University of Montana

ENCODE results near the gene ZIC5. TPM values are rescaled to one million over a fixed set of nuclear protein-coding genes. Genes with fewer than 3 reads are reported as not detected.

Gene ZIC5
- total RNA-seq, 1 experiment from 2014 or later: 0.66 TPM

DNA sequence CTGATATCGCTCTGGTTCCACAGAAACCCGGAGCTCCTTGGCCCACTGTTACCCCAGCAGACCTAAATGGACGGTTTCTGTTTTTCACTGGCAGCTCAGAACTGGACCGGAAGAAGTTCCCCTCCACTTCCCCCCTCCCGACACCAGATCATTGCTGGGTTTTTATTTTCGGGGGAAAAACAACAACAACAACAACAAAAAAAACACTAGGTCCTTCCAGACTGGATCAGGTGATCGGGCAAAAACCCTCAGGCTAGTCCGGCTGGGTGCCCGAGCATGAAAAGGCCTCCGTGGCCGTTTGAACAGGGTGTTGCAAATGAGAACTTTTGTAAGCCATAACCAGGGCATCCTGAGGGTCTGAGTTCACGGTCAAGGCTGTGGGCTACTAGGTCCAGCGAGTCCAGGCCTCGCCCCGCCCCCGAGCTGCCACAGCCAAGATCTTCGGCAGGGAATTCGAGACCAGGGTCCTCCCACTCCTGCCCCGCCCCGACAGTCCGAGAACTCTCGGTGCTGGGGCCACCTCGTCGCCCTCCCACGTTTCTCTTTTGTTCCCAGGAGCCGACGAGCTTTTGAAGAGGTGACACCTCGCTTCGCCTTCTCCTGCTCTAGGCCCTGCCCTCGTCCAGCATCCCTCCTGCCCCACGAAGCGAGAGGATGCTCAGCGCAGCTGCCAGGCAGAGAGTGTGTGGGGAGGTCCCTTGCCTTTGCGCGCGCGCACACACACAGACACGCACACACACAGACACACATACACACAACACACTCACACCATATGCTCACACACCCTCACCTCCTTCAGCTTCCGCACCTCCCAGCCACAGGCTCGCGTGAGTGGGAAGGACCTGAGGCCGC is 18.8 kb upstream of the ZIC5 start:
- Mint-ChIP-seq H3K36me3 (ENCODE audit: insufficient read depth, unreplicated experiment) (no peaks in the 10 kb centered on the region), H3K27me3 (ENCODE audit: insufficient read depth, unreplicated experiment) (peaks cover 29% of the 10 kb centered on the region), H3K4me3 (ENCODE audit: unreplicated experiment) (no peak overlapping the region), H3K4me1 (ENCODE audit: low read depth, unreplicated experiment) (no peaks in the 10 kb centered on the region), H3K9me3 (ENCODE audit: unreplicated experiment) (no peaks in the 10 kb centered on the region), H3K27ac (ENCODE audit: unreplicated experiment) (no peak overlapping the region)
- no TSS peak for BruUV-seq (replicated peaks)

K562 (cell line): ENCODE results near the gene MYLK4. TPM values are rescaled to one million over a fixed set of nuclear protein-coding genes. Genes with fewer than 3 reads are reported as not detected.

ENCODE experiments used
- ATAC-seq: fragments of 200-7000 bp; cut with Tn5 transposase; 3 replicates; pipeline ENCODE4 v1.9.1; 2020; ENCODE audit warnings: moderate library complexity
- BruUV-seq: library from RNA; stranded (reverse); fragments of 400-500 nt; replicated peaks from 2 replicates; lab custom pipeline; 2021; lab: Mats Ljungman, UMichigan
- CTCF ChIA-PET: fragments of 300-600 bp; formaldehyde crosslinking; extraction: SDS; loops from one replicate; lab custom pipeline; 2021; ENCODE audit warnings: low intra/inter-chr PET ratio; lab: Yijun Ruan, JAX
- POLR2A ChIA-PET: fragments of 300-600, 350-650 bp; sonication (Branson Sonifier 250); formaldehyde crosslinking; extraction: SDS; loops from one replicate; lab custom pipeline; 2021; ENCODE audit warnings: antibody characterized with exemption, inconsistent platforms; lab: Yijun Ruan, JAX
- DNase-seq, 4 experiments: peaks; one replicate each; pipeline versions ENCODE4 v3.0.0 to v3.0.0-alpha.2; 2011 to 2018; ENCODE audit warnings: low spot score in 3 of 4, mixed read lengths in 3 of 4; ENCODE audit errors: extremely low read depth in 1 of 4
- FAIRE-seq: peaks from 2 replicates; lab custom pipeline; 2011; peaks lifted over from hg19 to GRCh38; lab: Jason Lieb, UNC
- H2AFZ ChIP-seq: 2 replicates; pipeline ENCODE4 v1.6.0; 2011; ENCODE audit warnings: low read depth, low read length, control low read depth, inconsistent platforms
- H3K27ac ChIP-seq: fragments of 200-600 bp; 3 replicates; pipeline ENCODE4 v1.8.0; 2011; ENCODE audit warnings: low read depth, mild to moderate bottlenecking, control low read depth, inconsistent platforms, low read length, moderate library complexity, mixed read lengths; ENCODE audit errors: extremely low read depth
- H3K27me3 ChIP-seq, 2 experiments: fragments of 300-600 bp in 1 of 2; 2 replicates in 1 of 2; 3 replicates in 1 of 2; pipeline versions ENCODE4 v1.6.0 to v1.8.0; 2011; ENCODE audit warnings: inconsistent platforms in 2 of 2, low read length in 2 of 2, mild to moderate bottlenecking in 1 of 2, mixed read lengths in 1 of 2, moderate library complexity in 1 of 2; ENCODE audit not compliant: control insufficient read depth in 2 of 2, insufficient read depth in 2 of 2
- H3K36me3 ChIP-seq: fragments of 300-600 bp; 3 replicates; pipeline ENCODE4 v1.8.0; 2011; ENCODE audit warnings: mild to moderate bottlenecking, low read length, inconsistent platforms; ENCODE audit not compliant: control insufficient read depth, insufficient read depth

Although numerous studies explore the regulatory enforcement styles of regulators and the regulated community's compliance motivations, existing research does not provide adequate insight into regulatory interactions themselves. We use data from a nationwide survey of more than 1200 state environmental regulators to empirically assess the role of trust in regulatory interactions. We find statistical support of trust in these regulatory interactions and find that trust appears to be a function of cooperative behavior, information sharing, respect, perceptions of motivations, and proactive assistance seeking. These findings could support the increasing calls for a fundamental restructuring of environmental regulation in favor of a next-generation approach to environmental policy that calls for more collaborative working relationships between regulators and their regulatory counterparts.